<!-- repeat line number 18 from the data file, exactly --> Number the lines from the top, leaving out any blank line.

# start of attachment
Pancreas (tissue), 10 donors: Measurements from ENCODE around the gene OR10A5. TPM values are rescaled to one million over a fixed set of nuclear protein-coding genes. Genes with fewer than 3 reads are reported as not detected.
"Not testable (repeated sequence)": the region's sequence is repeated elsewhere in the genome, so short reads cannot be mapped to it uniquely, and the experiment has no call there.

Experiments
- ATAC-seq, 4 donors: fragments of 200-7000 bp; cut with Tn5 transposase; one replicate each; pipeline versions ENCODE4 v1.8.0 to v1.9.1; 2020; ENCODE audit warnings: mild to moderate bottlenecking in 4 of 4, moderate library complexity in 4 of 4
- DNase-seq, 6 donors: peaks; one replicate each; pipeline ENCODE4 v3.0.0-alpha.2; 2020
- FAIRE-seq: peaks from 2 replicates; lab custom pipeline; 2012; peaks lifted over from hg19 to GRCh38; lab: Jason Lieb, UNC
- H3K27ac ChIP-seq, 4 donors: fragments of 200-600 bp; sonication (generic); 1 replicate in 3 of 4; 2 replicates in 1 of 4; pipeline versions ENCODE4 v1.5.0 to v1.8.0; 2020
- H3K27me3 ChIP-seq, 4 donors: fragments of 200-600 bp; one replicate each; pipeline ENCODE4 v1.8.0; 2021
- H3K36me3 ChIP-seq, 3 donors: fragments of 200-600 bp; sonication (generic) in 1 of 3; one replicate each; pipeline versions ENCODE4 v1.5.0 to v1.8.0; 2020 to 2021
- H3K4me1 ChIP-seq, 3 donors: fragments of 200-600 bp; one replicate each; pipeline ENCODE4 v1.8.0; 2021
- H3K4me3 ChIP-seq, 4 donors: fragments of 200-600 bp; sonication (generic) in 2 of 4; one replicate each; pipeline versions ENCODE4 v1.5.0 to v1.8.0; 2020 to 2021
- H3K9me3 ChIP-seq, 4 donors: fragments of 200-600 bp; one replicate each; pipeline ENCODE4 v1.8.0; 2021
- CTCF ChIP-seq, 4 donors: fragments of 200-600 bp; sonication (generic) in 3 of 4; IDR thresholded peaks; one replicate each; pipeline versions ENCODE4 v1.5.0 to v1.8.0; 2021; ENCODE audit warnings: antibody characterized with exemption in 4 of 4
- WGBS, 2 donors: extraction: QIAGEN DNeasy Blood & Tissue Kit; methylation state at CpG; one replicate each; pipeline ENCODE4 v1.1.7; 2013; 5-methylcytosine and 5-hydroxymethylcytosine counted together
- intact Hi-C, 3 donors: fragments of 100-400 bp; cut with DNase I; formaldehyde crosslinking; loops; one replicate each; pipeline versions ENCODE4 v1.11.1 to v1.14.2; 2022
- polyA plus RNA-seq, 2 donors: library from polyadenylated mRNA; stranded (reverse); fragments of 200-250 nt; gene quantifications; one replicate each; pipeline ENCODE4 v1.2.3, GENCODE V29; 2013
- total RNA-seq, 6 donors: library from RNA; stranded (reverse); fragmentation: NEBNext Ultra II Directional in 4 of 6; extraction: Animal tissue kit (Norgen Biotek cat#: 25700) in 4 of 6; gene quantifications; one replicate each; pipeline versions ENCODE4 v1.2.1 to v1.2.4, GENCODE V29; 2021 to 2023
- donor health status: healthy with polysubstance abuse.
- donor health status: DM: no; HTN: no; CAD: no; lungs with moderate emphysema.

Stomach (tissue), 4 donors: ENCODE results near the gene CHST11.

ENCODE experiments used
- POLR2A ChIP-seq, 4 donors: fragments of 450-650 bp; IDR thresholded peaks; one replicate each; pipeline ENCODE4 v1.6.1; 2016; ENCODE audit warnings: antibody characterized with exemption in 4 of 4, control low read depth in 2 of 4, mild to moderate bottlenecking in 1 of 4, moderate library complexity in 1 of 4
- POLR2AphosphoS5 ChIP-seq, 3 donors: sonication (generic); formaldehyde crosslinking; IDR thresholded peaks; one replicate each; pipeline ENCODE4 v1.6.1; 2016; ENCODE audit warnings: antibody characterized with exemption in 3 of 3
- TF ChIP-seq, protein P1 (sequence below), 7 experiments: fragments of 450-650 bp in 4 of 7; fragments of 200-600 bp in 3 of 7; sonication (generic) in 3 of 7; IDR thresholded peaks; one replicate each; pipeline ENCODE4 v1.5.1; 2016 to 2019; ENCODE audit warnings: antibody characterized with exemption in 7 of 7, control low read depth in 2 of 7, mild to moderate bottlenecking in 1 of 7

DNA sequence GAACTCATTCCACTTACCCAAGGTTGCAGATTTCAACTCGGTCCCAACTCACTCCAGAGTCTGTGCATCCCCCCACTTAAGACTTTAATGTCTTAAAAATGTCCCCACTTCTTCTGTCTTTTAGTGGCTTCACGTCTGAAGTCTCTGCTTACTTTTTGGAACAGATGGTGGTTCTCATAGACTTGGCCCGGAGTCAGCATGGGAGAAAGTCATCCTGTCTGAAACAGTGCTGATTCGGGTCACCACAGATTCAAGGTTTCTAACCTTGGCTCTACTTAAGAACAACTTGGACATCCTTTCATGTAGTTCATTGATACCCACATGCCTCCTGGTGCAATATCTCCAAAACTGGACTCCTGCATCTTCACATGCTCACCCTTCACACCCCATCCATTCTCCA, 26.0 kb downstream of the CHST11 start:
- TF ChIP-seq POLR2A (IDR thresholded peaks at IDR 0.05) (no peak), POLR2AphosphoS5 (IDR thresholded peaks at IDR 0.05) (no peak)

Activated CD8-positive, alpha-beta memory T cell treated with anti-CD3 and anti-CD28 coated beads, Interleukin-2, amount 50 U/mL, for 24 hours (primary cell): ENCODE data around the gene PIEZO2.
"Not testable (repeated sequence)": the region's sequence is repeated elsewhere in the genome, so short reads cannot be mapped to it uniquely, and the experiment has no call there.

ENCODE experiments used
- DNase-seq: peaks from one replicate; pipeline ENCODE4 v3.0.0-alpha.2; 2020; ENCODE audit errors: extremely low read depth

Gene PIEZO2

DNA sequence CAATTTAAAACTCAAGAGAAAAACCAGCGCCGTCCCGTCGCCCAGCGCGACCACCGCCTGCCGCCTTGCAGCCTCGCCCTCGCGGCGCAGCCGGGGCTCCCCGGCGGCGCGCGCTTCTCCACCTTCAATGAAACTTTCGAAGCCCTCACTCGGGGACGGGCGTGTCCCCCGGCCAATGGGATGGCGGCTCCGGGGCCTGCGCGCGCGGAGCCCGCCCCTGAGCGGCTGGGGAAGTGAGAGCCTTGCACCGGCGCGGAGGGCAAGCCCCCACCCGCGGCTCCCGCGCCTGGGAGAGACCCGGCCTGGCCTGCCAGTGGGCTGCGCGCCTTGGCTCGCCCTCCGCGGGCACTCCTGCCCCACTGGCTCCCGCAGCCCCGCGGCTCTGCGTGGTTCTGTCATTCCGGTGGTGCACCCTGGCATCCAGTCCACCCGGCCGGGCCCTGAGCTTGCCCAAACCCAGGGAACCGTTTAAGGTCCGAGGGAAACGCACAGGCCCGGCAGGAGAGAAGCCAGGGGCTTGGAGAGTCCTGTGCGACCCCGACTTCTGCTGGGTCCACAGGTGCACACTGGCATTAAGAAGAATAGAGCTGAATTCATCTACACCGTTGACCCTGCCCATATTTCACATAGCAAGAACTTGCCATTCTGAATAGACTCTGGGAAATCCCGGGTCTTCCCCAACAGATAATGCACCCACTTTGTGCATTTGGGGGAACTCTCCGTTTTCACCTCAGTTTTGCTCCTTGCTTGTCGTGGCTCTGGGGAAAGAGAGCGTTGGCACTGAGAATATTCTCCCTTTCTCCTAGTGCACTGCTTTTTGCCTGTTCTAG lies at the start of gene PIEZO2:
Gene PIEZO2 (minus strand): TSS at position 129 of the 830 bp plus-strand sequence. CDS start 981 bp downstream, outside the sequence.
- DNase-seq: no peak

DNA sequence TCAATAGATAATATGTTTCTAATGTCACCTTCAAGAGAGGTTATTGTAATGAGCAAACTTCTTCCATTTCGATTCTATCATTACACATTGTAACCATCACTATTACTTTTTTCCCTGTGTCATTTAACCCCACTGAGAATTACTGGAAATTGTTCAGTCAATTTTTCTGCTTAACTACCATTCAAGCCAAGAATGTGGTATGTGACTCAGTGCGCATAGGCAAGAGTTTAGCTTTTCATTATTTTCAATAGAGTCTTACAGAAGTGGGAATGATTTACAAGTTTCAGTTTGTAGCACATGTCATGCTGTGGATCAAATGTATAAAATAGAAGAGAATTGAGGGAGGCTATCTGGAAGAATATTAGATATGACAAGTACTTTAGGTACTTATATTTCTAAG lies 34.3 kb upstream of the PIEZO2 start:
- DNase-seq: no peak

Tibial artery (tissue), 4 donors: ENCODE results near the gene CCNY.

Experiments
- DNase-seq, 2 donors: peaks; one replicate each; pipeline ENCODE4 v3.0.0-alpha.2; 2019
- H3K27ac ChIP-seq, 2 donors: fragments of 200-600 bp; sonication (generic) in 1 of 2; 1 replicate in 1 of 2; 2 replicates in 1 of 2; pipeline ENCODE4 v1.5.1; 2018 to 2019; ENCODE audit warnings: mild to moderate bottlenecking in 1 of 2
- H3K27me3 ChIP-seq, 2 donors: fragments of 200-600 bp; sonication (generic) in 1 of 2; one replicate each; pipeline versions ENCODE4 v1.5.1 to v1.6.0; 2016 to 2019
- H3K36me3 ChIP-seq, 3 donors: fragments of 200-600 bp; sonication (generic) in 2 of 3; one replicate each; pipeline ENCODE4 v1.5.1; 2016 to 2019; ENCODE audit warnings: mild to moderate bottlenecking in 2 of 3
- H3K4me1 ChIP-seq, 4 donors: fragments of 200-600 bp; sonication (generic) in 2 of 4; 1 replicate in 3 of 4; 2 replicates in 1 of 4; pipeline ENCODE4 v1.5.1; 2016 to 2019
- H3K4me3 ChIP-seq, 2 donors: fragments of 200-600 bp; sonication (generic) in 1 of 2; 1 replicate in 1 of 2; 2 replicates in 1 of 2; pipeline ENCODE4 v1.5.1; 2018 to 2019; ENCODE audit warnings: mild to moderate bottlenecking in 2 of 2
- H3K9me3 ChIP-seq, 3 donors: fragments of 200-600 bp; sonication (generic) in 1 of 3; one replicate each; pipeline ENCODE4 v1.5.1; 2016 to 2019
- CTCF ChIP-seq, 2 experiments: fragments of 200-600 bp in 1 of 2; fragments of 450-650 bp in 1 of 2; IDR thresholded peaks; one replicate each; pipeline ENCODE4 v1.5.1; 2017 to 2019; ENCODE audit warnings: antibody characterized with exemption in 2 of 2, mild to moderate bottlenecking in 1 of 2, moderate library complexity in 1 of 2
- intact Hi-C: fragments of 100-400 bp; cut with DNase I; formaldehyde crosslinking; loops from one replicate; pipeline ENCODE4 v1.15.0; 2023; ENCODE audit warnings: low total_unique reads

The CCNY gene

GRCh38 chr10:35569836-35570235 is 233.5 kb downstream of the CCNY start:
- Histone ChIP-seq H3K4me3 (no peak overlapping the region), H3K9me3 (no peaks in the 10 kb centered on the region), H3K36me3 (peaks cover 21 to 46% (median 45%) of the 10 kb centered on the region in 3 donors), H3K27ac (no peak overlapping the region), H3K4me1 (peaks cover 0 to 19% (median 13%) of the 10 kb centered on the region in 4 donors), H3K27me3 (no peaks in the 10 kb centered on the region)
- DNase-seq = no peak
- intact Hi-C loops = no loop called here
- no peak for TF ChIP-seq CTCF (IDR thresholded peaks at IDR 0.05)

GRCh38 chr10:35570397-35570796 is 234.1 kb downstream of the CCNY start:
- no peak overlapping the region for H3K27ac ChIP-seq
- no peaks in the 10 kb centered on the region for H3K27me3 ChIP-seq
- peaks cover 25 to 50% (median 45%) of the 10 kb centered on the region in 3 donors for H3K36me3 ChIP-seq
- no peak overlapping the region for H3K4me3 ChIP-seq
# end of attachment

- donor health status: healthy with polysubstance abuse.